Due to serious and persistent bouts of air sickness he gave up the pilot’s course and went to Canada to train as a navigator. The air sickness was too much and he was grounded and returned to England as ground crew with 304 Squadron.

After the war he married an English girl in Brighton on 22nd June 1946 and moved to London and then Portsmouth. In the spring of 1949 he was discharged from the Polish Resettlement Corps and emigrated to Canada. He trained at McGill University and qualified as a Chartered Accountant in 1955, later he moved to British Columbia. He raised a family of four children in Canada and made several holiday trips back to England.

He died in West Vancouver on 30th March 2008.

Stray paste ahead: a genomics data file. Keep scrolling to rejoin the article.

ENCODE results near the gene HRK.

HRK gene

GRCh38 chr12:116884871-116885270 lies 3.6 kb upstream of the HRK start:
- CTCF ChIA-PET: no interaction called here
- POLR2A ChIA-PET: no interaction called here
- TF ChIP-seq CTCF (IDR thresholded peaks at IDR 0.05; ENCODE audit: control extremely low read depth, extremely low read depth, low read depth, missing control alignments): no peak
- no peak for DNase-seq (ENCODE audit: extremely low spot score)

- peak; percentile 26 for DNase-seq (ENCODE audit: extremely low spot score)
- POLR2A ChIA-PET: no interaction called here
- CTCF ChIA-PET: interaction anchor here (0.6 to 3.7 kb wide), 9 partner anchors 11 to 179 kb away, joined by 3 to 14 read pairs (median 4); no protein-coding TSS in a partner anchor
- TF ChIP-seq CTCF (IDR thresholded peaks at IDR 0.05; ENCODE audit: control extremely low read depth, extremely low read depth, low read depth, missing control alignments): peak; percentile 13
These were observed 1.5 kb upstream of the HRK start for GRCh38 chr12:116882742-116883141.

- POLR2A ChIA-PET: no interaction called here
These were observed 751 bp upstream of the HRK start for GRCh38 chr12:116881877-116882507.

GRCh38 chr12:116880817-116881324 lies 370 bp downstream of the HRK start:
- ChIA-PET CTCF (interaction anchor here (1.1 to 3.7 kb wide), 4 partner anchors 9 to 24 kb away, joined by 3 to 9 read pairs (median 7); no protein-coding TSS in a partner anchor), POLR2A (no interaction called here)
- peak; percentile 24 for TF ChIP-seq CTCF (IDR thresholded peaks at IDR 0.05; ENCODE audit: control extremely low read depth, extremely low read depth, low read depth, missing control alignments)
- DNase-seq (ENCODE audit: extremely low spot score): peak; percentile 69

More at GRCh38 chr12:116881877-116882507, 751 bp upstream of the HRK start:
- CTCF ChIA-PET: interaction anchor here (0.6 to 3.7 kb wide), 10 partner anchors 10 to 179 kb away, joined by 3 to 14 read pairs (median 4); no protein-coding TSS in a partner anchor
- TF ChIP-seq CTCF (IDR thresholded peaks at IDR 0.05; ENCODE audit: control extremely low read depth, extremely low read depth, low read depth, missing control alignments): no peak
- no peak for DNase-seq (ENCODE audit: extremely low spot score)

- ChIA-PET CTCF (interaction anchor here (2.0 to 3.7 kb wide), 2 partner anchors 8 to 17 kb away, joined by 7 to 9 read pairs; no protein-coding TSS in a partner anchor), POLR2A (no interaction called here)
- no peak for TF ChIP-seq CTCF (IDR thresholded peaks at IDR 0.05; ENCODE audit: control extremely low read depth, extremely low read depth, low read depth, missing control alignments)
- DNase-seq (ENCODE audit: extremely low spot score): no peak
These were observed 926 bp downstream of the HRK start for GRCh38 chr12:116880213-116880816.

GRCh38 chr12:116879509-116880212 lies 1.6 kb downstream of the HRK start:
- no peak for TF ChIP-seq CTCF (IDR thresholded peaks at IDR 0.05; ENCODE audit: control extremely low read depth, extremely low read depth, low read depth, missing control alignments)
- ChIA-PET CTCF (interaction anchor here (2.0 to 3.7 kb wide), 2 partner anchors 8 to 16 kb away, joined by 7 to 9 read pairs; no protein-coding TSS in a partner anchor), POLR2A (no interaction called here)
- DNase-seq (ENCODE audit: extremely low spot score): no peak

Friday, 1 April 2011


I am delighted to announce that I have had contact from the son of this airman.  His father is alive and well and living in Canada and they would like to trace their Polish roots.  What they already know is as follows:

Stanislaw's father was Aleksander (1890-1966) and mother Irena Zurakowska (1899-1994). Aleksander had two sisters - Waclawa and Zofia as well as two brothers - Wladyslaw (married Helena Lewicka) and Stanislaw (married Walentyna Miller).  The family came from Wolyn (Krzemieniec, Oleszkowce, Zaslaw, etc), their "home" was lost to the Soviet Union, massacres, knowledge of massacres including Katyn and generally post war crushing poverty.
This site is currently receiving 800-900 hits per month and about a quarter of them are from Poland so if any of you can help with information on this family, please post it here and I will gladly pass it on.